Google has released a new updated version of its popular Chrome web browser that supports the WebGL extension to HTML5, making it possible to render 3D graphics in a web browser without the use of a plug-in.
Google’s inclusion of WebGL in Chrome helps the browser catch up to Firefox and Safari, which had both begun supporting WebGL earlier this year. Opera is also a member of the group working on WebGL, but has not yet implemented it in a public release of its browser.
Google Body Browser Uses WebGL
Google also released a new tool called “Body Browser” that provides a 3D-representation of the human body that works using WebGL. In fact, the timing of the Body Browser release may have been intended to coincide with Chrome’s support for WebGL.
As an example of WebGL, Body Browser allows users to peel back anatomical layers of skin, muscle, and bone, and even provide labels to help provide an amazing 3D anatomy reference tool.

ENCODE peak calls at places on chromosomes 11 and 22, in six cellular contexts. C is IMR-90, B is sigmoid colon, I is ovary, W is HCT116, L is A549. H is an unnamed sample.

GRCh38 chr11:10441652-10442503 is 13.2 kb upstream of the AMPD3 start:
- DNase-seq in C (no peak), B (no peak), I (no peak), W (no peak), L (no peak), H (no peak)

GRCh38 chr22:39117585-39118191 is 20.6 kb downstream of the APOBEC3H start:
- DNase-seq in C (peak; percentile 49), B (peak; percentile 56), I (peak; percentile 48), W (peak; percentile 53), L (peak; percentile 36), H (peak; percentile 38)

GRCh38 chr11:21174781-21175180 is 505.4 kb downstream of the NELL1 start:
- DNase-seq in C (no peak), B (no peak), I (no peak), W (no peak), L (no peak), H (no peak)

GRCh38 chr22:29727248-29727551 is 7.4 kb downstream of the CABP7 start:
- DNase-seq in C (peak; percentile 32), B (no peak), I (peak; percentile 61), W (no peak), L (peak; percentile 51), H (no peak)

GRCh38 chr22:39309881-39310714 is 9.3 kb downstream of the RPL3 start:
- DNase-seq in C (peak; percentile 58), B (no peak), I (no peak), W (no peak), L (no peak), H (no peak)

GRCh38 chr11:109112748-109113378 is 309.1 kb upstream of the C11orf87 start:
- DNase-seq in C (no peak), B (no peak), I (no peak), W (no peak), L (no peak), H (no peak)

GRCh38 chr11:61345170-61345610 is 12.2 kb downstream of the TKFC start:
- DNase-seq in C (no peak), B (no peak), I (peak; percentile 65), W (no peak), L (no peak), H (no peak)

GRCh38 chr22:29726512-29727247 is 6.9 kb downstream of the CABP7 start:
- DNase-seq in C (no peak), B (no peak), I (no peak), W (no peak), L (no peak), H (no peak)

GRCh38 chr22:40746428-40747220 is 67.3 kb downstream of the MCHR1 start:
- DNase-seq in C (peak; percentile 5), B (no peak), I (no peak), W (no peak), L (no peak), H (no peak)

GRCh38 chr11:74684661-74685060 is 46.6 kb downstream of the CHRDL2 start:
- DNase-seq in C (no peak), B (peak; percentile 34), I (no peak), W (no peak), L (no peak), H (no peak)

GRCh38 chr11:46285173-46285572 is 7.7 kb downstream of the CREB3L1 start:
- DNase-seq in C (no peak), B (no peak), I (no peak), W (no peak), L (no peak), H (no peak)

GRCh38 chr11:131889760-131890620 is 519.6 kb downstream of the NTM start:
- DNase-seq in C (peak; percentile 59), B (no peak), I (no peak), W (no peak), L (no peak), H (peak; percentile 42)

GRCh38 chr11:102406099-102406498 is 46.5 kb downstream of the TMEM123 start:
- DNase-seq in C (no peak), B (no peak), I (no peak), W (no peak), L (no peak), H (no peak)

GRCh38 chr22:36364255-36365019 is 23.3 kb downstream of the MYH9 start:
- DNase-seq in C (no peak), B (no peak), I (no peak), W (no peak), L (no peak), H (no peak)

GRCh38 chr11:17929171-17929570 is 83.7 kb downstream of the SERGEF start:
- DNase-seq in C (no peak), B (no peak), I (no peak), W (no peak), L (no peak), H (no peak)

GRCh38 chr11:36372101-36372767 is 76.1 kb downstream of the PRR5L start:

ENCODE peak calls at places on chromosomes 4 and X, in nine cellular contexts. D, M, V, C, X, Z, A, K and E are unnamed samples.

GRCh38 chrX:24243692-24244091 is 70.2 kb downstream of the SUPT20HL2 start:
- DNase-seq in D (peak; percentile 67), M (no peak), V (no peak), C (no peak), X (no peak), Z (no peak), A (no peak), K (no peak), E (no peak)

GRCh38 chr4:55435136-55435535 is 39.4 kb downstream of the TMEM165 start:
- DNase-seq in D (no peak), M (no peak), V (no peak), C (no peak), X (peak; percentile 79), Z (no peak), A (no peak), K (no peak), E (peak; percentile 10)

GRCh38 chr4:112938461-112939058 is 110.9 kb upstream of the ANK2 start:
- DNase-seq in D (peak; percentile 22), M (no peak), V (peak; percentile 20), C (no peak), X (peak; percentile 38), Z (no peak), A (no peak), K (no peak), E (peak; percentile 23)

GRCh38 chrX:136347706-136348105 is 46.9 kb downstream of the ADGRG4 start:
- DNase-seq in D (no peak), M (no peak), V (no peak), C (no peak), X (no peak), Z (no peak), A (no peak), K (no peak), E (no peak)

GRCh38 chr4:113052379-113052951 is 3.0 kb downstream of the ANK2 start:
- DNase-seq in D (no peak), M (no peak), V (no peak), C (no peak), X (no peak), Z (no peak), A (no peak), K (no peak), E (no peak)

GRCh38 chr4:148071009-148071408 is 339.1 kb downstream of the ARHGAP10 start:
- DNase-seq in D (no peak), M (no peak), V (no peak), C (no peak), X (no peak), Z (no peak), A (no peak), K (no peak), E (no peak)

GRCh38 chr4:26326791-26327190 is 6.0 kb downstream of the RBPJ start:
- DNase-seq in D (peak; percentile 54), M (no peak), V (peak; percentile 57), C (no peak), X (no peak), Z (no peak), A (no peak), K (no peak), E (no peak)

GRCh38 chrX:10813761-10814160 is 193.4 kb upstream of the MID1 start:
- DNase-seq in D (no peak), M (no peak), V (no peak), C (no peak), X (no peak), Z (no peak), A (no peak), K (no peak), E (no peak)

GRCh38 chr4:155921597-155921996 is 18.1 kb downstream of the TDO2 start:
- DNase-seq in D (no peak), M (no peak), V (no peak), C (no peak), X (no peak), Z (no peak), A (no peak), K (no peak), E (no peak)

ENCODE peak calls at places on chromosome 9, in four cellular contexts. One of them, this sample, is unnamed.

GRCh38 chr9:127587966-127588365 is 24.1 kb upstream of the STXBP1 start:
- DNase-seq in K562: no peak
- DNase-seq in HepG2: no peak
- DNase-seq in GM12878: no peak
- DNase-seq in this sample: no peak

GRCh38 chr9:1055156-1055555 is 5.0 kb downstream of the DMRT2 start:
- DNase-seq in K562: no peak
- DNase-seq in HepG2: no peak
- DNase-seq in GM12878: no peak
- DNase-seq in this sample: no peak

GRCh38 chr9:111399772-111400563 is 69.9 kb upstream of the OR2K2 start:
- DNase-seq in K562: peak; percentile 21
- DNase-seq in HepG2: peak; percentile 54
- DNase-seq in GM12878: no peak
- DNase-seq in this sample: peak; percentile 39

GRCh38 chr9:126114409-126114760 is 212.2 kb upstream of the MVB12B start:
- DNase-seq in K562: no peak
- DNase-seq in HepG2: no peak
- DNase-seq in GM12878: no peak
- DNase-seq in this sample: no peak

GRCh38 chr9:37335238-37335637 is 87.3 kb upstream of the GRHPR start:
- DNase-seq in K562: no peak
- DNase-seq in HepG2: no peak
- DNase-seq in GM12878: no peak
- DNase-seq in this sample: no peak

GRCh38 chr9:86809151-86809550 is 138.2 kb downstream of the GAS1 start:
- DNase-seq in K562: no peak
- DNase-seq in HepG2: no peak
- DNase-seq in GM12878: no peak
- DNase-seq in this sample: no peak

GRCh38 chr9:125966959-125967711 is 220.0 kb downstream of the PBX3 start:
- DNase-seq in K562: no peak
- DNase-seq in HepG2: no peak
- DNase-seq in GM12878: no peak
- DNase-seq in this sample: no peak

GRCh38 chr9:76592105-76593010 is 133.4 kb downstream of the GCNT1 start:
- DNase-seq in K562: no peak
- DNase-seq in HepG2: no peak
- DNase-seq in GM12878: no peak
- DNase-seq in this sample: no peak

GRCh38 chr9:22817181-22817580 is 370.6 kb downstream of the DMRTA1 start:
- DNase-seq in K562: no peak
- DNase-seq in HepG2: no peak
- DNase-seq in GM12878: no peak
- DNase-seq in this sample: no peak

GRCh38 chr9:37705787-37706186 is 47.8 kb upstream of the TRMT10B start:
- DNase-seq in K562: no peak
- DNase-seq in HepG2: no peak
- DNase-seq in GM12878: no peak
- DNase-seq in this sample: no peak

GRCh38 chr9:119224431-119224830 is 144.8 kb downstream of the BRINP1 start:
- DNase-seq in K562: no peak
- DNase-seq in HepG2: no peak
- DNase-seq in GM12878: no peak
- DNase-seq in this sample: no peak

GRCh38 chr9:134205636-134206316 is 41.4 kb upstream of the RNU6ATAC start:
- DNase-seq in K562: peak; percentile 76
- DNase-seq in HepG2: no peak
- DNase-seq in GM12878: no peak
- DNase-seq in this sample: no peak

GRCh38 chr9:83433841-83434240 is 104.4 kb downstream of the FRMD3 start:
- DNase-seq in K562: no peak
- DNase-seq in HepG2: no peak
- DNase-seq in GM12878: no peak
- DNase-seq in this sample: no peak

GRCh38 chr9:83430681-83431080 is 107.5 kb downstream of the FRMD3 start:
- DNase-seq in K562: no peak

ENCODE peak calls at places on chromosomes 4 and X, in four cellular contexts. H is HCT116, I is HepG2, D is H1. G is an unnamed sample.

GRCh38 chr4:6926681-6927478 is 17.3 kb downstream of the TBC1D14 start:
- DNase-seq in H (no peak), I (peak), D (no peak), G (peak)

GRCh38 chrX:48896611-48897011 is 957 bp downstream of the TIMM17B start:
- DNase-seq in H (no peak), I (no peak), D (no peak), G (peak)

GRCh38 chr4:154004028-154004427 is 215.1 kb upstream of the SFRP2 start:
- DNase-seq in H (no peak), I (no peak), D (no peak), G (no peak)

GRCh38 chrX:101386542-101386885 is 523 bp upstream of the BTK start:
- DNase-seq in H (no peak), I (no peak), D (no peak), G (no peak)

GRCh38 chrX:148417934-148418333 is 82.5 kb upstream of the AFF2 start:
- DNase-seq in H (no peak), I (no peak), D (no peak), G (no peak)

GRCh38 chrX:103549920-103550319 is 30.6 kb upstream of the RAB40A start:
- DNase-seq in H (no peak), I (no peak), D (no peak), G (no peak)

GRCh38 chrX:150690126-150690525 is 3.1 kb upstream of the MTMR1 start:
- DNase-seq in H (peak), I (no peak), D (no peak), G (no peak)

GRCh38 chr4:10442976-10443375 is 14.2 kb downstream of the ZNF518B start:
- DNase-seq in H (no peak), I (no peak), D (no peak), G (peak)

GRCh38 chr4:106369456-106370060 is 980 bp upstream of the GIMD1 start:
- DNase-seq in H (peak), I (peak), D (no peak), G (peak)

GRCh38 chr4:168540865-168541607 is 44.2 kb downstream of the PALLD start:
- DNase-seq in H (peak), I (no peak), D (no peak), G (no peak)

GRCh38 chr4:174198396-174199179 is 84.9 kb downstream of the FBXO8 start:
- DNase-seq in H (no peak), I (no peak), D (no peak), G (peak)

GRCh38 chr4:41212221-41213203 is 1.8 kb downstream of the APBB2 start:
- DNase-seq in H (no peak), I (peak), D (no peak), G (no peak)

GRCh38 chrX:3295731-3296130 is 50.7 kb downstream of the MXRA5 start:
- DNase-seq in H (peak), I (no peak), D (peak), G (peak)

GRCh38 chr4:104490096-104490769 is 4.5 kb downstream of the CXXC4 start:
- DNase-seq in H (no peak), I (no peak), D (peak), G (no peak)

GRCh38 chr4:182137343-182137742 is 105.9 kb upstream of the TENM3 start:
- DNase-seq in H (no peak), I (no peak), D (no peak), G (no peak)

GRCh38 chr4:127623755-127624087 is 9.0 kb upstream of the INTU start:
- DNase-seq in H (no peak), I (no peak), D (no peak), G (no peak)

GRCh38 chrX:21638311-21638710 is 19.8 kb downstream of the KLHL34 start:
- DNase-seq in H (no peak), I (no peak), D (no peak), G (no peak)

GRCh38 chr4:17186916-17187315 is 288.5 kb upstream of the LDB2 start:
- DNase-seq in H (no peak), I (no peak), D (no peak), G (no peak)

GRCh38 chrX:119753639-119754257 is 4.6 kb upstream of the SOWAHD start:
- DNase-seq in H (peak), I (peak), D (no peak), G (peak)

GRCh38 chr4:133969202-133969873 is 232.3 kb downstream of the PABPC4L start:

Body Browser is also an example of the level of detail available via WebGL.
More Examples of WebGL in Action
Potential Use in Ecommerce
For ecommerce, WebGL may offer an alternative way to provide 3D product representations, which would now probably need to be developed in Flash.
One example might be an online merchant selling automotive parts for classic cars. Using WebGL, detailed 3D representations of the various auto parts — and even demonstrations of how the parts should be installed — could be included on site without a heavy performance hit and without using Flash or Silverlight.
WebGL still faces some browser challenges. As mentioned above Opera does not yet support WebGL, in spite of its participation in WebGL’s development. And Microsoft is not likely to add support for WebGL in its forthcoming Internet Explorer 9 web browser, which could either mitigate WebGL’s potential or further erode IE’s browser share.
Regardless, Google’s support for WebGL in Chrome and the addition of the Body Browser from Google Labs should be a boost for this 3D standard.
This past week, Google’s Chrome web browser joined Safari and Firefox in supporting WebGL. Google also provided the best example of WebGL to date with its Body Browser. WebGL does have important potential uses in the ecommerce space, but only time will tell if it catches on.